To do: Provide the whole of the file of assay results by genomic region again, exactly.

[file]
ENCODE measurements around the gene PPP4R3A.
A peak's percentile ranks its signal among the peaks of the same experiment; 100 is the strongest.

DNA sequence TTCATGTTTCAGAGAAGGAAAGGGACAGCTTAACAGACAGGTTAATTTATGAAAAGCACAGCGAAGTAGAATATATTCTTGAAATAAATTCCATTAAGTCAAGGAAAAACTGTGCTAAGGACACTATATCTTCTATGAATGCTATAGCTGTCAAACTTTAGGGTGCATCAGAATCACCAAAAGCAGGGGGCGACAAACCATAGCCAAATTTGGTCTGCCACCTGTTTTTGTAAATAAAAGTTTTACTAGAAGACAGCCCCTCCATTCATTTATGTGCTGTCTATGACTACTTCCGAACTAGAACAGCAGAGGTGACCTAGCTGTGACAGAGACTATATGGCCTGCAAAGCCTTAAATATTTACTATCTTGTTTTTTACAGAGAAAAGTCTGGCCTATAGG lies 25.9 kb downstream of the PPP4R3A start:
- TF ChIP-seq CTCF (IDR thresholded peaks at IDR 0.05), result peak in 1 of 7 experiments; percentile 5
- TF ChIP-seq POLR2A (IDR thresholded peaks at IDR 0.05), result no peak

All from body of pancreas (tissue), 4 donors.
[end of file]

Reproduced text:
ENCODE measurements around the gene PPP4R3A.
A peak's percentile ranks its signal among the peaks of the same experiment; 100 is the strongest.

DNA sequence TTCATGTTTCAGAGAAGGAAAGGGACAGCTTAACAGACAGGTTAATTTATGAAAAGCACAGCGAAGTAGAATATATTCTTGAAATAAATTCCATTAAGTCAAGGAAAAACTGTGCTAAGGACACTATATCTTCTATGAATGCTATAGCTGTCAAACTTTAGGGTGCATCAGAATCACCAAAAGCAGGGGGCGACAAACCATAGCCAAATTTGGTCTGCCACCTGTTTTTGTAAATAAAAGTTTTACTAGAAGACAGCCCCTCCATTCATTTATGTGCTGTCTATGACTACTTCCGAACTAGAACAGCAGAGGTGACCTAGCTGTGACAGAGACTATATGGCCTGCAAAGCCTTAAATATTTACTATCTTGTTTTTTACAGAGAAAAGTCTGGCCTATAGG lies 25.9 kb downstream of the PPP4R3A start:
- TF ChIP-seq CTCF (IDR thresholded peaks at IDR 0.05), result peak in 1 of 7 experiments; percentile 5
- TF ChIP-seq POLR2A (IDR thresholded peaks at IDR 0.05), result no peak

All from body of pancreas (tissue), 4 donors.